A landmark victory by Hogan Lovells pro bono lawyers marked the latest point in an ongoing legal battle over conditions on Virginia’s death row.
Working with Alexandria, Va., attorney Victor M. Glasberg, who initially filed the case, the win means the facility can’t revert to its formerly unlawful state.
Conditions there violated the Eighth Amendment’s ban on cruel and unusual punishment, U.S. District Court Judge Leonie M. Brinkema held Feb. 21. Though they improved during the litigation, Brinkema, sitting in the Eastern District of Virginia, issued an injunction preventing them from backsliding.
“As courts and corrections officers across the country have begun to recognize, the years-long isolation that the pre-2015 conditions of confinement forced on plaintiffs created, at the least, a significant risk of substantial psychological and emotional harm,” Brinkema wrote.
The decision broke new ground, Hogan senior associate Kathryn Ali told Bloomberg Law.
“No judge before this decision had ever squarely held that twenty-three hour solitary confinement was unconstitutional,” she said.
The ruling highlighted what Ali called the “common sense idea” that keeping people in isolation for years on end with very little human contact is bad, psychologically and physically.
It’s a form of torture, she said.
Ali hopes the decision will “pave the way for similar rulings in other places.”
She spent thousands of hours on the matter, taking the lead on most of the briefing and in arguing the case with Glasberg at the U.S. Court of Appeals for the Fourth Circuit during an earlier appeal in the case.
Death Row Client Meetings
For a commercial litigator, Ali has spent her fair share of time on death row.
Aside from this case, she had clocked “quite a bit of time” there for cases she worked on in Texas, Florida, and Mississippi.
Ali and other members of the team regularly went to death row in Virginia to meet their clients in this case—at least a dozen times, maybe a couple dozen, she said.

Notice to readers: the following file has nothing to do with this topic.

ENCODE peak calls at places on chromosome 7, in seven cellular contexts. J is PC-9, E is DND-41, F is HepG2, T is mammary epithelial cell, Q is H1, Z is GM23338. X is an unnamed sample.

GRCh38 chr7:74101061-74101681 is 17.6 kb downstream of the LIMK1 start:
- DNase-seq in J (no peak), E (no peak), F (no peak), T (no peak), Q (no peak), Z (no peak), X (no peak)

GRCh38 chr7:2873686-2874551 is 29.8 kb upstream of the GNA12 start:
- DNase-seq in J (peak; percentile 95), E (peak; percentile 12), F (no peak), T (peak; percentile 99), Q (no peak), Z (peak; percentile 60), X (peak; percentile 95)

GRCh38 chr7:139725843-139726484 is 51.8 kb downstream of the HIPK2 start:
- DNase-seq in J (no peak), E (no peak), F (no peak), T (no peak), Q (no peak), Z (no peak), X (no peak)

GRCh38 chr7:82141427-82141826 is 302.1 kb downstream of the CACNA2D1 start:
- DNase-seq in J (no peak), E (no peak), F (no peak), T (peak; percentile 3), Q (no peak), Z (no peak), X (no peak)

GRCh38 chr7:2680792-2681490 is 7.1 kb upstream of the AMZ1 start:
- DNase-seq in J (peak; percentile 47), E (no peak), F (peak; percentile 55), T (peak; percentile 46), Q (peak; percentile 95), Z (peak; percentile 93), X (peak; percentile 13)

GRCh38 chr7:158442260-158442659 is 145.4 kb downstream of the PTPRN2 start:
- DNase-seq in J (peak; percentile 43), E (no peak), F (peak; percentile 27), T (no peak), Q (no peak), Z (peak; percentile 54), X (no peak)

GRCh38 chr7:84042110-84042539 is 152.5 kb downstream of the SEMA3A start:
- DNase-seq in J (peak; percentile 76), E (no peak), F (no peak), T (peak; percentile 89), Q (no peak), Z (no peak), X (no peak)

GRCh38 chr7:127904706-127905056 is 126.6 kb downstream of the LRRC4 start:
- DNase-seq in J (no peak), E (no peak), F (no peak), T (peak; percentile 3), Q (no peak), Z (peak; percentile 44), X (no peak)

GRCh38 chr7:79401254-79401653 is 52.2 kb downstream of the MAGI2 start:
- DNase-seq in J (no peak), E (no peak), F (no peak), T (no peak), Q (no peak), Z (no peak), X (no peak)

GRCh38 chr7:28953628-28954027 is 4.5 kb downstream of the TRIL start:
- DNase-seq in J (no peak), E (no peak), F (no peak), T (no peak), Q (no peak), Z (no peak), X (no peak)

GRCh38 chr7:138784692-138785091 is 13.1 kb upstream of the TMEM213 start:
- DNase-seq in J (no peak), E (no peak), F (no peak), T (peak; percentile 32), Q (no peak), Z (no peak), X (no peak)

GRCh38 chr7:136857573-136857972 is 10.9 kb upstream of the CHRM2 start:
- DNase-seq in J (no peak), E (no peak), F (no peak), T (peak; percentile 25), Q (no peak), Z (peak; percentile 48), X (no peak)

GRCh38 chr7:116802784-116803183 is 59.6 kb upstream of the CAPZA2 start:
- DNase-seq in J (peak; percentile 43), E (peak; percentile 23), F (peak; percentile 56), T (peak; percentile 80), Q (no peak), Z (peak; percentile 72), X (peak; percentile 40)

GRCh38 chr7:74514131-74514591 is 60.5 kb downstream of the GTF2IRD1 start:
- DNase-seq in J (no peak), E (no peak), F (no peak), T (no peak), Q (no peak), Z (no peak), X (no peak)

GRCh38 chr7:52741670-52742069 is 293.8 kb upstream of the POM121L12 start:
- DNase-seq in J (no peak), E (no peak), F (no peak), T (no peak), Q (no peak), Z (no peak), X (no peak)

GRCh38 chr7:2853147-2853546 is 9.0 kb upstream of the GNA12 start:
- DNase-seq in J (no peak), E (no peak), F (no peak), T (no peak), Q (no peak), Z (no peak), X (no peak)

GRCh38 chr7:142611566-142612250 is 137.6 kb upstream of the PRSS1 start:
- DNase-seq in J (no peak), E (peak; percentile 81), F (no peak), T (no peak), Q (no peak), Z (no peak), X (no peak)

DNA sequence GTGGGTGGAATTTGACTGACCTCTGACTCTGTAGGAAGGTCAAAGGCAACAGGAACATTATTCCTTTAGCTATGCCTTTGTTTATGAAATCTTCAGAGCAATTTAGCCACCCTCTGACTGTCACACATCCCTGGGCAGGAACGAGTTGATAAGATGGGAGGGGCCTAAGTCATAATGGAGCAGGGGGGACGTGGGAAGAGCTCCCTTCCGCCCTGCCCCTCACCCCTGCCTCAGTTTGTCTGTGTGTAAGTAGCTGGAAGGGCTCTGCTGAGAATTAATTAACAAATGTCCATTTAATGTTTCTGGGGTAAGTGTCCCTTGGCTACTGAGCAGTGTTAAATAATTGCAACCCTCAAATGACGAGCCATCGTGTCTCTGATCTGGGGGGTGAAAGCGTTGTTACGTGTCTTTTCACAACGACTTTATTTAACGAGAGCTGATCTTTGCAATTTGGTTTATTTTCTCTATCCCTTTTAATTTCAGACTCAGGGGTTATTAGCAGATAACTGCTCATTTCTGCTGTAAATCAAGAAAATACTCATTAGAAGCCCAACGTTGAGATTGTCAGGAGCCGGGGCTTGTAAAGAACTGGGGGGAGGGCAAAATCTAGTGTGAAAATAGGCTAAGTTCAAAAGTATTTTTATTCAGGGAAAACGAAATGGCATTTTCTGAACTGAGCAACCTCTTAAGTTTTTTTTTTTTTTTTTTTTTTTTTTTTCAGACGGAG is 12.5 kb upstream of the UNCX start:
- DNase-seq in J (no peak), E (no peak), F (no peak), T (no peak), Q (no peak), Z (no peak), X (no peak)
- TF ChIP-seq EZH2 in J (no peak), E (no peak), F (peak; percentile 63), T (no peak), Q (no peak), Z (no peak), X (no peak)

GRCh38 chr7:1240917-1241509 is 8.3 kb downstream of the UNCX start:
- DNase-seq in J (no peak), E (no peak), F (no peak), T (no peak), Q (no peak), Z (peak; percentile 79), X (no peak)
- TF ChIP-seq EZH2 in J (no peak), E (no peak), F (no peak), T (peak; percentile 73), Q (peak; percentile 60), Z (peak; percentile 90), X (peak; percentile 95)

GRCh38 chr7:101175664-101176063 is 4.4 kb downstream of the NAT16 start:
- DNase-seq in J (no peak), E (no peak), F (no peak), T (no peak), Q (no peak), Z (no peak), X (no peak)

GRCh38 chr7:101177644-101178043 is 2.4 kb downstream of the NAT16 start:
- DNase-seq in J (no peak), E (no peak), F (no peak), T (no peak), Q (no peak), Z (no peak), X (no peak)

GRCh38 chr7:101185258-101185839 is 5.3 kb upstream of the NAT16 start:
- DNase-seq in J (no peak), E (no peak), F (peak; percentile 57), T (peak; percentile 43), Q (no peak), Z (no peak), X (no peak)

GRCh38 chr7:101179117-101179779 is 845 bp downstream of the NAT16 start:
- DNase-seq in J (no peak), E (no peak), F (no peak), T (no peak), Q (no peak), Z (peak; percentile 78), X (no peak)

They toured the facility both at the beginning of the lawsuit and after reforms were made as a result of the suit.
This case was the first time she had been in any state’s physical death row space—"where my clients live,” as she put it.
Being there, “you really get a sense” of all the issues that were part of the lawsuit, she said.
Human Impact, Isolation
It’s “definitely different” from the work Ali normally does as a commercial litigator.
“To see the human impact that this case has had has been amazing,” she said.
Ali said “far and away the biggest factor” in the case was isolation—"the amount of time that these men spent alone.”
Virginia argued for years “not only that it was constitutional to house our clients in near total isolation, but that it was absolutely necessary for security purposes,” she noted.
Hogan used experts to help explain to the court why this is problematic.
That expertise surfaced in Judge Brinkema’s opinion, where she cited “the rapidly evolving information available about the potential harmful effects of solitary confinement.”
Heated, Hard Fought
“Litigation is often contentious,” Ali observed.
This case was no exception.
It was a “heated” three-year long litigation that’s been “hard fought on both sides” and is ongoing, she said.
The government never really retreated from its position “until after they made changes as a result of the lawsuit,” she said.
Ali credited her “really great team that stuck with the case all the way from the beginning.” The “core” of that team was Hogan’s Elizabeth C. Lockwood, Yuri Fuchs, W. David Maxwell, and Ryan Stephenson.
A spokesperson for the Virginia Attorney General said the state had filed a notice of appeal to the Fourth Circuit.
When asked if she’d continue to represent the inmates on appeal again, Ali quickly responded: “Oh yeah. Absolutely.”
To contact the reporter on this story: Jordan S. Rubin in Washington at firstname.lastname@example.org
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